It is also known that the importance of the curvature effect varies between pulses (see e.g. Ryde & Petrosian 2002). In the case of it being important, the HIC index, , will have a characteristic behavior and a large value. In Fig. 5a,  for a curvature-driven pulse is marked by the dashed line and the relation between HR31 and spectral lags for such pulses is shown in Fig. 8. This shows the hardness ratio decreasing linearly with the corresponding time lag. In this particular run E0 decreases to the right with the point furthest to the left with  E0 = 1000 keV and the point furthest to the right with E0 = 100 keV. This decrease is obvious in Fig. 4, in which large values of  and soft spectra sample a space where the lag decreases with E0. This, together with the positive correlation between  and HR31 depicted in Fig. 7, then gives the relation in Fig. 8. On the other hand, if the dominant time-scale is not the curvature time-scale then the intrinsic , representing the comoving radiation process, will be revealed. For instance, assuming synchtroton emission and a constant bulk Lorentz factor, , we expect  (the minimum electron Lorentz factor and the magnetic field strength) and  , where  is the total electron energy ( is the energy spectrum of electrons). If the latter quantity is constant, we expect  if B varies and  is constant and  if B is constant and  varies. The observed correlations would then sample different regions in the panels discussed above.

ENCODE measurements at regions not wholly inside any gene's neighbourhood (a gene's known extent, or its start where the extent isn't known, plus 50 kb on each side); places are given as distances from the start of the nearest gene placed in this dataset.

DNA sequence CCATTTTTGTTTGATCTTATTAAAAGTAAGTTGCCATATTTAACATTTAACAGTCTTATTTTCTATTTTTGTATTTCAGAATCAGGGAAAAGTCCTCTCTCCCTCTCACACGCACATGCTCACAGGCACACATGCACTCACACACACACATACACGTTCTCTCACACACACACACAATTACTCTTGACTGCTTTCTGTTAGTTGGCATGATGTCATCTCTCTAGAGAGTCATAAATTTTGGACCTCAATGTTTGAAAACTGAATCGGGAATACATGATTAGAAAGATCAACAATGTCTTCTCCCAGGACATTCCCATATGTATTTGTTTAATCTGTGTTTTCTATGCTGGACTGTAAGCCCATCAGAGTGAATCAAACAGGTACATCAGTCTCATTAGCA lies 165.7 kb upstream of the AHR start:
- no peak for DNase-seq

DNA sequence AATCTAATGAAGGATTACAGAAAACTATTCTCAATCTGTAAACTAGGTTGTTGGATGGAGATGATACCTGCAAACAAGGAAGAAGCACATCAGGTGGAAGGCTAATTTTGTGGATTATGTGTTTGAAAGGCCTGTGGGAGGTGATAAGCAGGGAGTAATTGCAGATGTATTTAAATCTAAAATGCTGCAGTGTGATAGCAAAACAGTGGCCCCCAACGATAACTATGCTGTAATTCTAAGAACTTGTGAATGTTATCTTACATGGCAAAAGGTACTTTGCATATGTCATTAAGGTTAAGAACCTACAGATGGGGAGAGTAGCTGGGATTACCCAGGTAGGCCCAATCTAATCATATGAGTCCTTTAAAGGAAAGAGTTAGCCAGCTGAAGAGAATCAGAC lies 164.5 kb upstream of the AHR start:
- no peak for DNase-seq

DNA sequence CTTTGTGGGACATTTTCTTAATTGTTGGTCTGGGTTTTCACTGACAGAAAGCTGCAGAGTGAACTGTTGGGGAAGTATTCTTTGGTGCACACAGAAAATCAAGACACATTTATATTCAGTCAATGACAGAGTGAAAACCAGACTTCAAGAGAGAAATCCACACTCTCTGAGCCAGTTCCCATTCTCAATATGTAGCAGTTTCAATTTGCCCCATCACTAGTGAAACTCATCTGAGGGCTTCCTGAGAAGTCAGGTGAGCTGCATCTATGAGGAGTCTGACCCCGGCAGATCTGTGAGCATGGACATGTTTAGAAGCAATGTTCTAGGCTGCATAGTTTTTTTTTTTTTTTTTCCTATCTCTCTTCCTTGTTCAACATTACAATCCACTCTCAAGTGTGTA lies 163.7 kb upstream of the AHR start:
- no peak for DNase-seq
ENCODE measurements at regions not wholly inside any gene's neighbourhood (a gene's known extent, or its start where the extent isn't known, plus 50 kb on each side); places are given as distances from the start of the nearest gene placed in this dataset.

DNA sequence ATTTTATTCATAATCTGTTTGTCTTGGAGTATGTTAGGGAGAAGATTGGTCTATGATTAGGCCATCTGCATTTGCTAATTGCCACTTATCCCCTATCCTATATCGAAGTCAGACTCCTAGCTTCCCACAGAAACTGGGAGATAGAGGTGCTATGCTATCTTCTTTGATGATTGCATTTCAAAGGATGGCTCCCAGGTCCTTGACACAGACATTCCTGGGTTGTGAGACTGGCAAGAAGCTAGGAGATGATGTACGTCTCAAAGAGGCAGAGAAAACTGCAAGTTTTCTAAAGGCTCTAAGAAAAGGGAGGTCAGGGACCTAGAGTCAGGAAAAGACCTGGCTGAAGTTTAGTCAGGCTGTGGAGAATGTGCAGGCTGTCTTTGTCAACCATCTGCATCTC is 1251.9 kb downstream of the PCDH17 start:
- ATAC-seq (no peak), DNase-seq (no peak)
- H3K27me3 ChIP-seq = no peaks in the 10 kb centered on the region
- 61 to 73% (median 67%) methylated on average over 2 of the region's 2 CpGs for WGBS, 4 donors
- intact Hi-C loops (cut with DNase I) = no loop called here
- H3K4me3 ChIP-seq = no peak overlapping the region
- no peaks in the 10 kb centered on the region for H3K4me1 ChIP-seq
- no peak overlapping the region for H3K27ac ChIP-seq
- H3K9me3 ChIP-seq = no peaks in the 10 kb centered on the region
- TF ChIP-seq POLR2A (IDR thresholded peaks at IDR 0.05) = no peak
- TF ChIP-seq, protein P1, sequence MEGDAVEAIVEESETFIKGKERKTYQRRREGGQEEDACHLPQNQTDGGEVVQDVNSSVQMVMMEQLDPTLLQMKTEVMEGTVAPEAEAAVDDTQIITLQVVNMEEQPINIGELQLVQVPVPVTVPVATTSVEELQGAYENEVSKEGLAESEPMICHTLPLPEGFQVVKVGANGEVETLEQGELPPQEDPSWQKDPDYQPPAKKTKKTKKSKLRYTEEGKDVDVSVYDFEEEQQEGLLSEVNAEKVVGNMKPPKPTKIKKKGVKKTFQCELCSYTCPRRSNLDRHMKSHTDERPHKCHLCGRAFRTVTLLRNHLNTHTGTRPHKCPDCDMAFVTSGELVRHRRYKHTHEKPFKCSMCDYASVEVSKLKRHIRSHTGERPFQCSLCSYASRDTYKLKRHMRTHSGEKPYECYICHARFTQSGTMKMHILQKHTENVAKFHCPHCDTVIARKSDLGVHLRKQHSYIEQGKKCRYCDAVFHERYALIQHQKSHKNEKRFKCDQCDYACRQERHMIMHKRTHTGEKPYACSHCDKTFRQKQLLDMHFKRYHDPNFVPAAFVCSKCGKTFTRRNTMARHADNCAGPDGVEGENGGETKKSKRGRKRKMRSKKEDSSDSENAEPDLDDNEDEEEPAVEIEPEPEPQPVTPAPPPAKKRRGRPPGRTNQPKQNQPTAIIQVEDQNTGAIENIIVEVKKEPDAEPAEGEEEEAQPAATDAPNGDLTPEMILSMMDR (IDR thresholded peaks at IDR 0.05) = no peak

Figure 8: Correlation between hardness ratio and spectral lag for a "curvature-driven'' pulse ().  decreased to the right. See the text for further details. Open with DEXTER